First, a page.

The #MeToo Movement began as the long-overdue exposure of Hollywood mogul Harvey Weinstein’s horrendous behavior involving young actresses. Countless individuals in Hollywood, including other women who knew his victims, hid his misdeeds for decades. The hypocrisy came not from his victims, but from these powerful Hollywood elites. Many powerful people knew or suspected Weinstein’s behavior was monstrous, but looked away.
Weinstein, Woody Allen, and the slow march of other stars revealed to have engaged in sick behavior became a tidal wave. Those two hit just about every note of evil creep with regards to younger women, and in reaction to such abuses, #MeToo came about.
#MeToo has lost steam, but it’s consequences are still being calculated. Unfortunately, some of those consequences are already here.
Going Too Far
The logic behind #MeToo’s overreach is fairly simple for those who have observed Leftist causes for any length of time. Activists begin by taking sudden note of a perceived evil (sometimes a real one) and then tying themselves in knots of moralistic disapproval. They go on to demand immediate and sweeping action on behalf of alleged victims. However, they frequently give no thought to issues like due process or presumption of innocence. The guilty are swept away along with the innocent, so long as they are tarred and feathered by similar allegations. Thus attired, they are driven from public life and left to repair what they can of their destroyed lives.
In the case of Weinstein, or Bill Cosby, or even Bill Clinton, their reputations are deservedly destroyed. Countless credible allegations of sexual misconduct, abuse, and even rape have left at least the former two with reputations in tatters. (Clinton is, notably, still largely protected because progressives like him. But let’s move on.)
#MeToo even reached into the Capitol, as congressmen were accused of sexual misconduct. Old allegations were brought to light, and at least one member, Senator Al Franken, surrendered his seat to satisfy the rage of MeToo.
#MeToo’s advocates have embodied outrage, and a willingness to destroy anyone on the flimsiest of accusations–even a Supreme Court nominee. Is it any surprise that it’s having a deleterious long-term effect?
The Costs of Overreach
I feared a year ago that #MeToo would go #TooFar… and now it has.
In the post-outrage climate, many men are simply afraid to engage with women. So much so that men are now taking practical advice about interactions with women from…Vice President Mike Pence.
The irony here abounds. Pence, in 2002, publicly discussed the precautions he took to build a safety zone around his marriage. Back then, he was widely mocked for it. The Atlantic complained that Pence’s precautions “hurt women’s progress,” not noting that the most important women’s issue for Pence was protecting his wife Karen. The Huffington Post, well, huffed that Pence’s rules held that men lack self-control and that women were automatically temptresses.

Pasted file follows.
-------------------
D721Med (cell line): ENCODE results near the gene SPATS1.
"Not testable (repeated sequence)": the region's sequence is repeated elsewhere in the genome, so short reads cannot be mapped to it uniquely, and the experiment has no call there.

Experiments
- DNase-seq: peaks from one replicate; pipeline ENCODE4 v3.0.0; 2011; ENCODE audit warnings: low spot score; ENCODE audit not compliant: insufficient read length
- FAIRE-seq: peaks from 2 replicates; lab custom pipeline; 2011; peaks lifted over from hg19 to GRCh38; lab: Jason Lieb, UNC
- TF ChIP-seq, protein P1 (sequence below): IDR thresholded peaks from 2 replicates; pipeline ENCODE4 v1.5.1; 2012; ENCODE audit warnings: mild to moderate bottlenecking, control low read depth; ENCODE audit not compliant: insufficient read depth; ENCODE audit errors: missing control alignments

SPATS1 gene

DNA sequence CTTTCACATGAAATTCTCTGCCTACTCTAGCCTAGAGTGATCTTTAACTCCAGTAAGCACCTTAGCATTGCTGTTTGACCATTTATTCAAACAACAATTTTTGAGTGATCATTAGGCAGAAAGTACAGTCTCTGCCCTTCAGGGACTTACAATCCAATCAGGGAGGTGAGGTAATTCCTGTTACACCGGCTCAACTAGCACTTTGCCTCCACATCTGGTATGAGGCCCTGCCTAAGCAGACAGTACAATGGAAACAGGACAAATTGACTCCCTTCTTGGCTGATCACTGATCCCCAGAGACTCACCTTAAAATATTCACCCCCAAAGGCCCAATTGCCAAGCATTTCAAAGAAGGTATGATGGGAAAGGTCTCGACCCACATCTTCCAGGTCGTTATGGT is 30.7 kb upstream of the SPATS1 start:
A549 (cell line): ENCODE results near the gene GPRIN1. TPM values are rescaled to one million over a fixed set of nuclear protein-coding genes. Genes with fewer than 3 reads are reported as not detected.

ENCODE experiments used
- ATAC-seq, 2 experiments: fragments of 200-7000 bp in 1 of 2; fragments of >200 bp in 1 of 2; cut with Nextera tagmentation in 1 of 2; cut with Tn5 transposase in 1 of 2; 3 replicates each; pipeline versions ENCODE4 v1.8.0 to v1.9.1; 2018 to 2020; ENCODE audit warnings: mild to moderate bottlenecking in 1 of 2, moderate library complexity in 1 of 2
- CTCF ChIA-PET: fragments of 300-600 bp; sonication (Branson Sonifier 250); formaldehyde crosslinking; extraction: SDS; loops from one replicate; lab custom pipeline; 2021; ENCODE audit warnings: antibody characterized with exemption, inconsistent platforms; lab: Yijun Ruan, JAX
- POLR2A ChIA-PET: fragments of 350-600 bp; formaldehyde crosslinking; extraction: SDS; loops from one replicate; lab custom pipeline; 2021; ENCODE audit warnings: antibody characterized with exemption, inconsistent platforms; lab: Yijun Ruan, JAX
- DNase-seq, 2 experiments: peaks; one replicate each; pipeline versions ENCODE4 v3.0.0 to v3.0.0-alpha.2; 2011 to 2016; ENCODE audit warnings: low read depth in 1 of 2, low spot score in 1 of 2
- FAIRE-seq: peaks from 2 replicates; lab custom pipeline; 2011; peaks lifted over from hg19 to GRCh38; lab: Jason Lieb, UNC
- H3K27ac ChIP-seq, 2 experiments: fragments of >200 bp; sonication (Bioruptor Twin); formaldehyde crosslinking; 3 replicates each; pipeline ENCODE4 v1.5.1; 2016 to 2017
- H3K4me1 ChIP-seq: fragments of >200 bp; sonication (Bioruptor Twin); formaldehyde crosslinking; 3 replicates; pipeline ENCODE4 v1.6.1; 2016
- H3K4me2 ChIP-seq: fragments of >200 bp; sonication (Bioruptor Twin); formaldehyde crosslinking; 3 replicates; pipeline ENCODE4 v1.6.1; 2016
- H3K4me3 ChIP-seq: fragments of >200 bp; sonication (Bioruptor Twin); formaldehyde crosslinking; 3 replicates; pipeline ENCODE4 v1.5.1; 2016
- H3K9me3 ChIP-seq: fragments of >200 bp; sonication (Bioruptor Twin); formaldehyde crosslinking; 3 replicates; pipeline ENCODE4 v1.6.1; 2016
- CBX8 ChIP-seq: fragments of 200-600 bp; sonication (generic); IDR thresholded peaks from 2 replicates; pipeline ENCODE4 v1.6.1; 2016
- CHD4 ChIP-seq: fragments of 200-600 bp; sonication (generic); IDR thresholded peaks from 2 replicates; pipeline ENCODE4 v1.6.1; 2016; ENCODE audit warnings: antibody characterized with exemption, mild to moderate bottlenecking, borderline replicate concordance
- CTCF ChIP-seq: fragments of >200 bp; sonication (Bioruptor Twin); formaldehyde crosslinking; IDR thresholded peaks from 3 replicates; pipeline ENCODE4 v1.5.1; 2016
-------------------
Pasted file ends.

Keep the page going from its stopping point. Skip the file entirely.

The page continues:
Now, a widely read article on Bloomberg has shown that in a post-#MeToo world, Pence’s restrictions make sense. They make even more sense even to those who aren’t Christian.
The key to this effect is fear. Many men now fear being accused of something by some woman. David Bahnsen, a former managing director at Morgan Stanley, says that “It’s creating a sense of walking on eggshells.”
The effects are being felt at all levels of business. Elite businessmen are showing a deep reluctance to hire, and even mentor, younger female colleagues for fear something being misunderstood.
A No-Win Scenario
Men are being left with precious few options today. Interacting with women in the workplace, particularly if they are attractive, runs a risk of some interaction or gesture being misunderstood by someone else. Worse, that interaction could be taken the wrong way by the woman in question.
Men, it seems, have reacted with an appropriate level of caution. In the current climate, few will believe their protestations of innocence. It doesn’t matter how vehement they might be.
But even being overly cautious doesn’t work. Stephen Zweig, a former employment attorney with Ford Harrison, says, “If men avoid working or traveling with women alone, or stop mentoring women for fear of being accused of sexual harassment, those men are going to back out of a sexual harassment complaint and right into a sex discrimination complaint.”
We live in a deranged world. In addressing the depravity of some men, #MeToo’s feminist have succeeded in making life more difficult for everyone, man and woman alike. Perhaps the thing to do is to keep our heads down and carry on, in the hope that sanity will prevail again. If not for us, then for those who will come after.